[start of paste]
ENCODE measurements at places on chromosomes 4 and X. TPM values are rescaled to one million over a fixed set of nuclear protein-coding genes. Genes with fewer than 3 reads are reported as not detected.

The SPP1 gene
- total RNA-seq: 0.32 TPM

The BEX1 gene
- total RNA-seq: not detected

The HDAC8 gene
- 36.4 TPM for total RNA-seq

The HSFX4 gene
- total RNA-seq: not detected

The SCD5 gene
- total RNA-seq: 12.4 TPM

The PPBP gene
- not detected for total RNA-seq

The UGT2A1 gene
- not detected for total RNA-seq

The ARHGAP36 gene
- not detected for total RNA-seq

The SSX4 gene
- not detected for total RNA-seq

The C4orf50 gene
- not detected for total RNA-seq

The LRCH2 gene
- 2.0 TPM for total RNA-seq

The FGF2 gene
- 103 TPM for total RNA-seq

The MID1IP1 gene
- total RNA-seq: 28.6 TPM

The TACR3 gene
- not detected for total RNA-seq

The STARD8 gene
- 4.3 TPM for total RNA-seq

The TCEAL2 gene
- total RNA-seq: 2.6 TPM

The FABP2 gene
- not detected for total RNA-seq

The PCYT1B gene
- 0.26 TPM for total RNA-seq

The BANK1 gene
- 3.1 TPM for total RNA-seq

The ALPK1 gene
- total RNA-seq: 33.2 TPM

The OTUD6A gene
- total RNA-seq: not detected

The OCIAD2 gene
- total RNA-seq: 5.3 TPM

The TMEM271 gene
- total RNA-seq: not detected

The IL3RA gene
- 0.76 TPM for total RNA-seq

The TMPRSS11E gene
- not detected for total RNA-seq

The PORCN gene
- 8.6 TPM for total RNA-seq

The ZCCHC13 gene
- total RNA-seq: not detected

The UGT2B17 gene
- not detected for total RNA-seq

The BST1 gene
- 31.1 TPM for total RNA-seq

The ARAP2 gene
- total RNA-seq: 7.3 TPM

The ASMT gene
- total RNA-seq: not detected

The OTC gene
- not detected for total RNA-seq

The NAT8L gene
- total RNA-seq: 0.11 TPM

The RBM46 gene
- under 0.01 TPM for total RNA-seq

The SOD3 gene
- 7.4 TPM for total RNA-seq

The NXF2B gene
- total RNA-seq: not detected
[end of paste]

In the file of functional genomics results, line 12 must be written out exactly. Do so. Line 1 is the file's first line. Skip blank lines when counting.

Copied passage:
The PPBP gene